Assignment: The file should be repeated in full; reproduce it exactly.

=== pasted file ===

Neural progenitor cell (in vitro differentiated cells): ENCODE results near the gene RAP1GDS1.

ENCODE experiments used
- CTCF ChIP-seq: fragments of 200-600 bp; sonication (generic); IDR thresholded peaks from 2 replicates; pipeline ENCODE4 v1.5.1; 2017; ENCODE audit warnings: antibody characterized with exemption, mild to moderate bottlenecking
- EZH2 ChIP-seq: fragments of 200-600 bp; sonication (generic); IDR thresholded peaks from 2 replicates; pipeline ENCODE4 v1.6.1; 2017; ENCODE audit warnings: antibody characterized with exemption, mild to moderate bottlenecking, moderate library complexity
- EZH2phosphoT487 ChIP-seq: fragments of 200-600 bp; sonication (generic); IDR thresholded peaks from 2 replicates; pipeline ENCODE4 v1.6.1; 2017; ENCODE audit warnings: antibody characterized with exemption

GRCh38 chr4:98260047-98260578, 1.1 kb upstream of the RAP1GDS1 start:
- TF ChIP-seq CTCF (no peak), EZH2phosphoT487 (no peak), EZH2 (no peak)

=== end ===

Neural progenitor cell (in vitro differentiated cells): ENCODE results near the gene RAP1GDS1.

ENCODE experiments used
- CTCF ChIP-seq: fragments of 200-600 bp; sonication (generic); IDR thresholded peaks from 2 replicates; pipeline ENCODE4 v1.5.1; 2017; ENCODE audit warnings: antibody characterized with exemption, mild to moderate bottlenecking
- EZH2 ChIP-seq: fragments of 200-600 bp; sonication (generic); IDR thresholded peaks from 2 replicates; pipeline ENCODE4 v1.6.1; 2017; ENCODE audit warnings: antibody characterized with exemption, mild to moderate bottlenecking, moderate library complexity
- EZH2phosphoT487 ChIP-seq: fragments of 200-600 bp; sonication (generic); IDR thresholded peaks from 2 replicates; pipeline ENCODE4 v1.6.1; 2017; ENCODE audit warnings: antibody characterized with exemption

GRCh38 chr4:98260047-98260578, 1.1 kb upstream of the RAP1GDS1 start:
- TF ChIP-seq CTCF (no peak), EZH2phosphoT487 (no peak), EZH2 (no peak)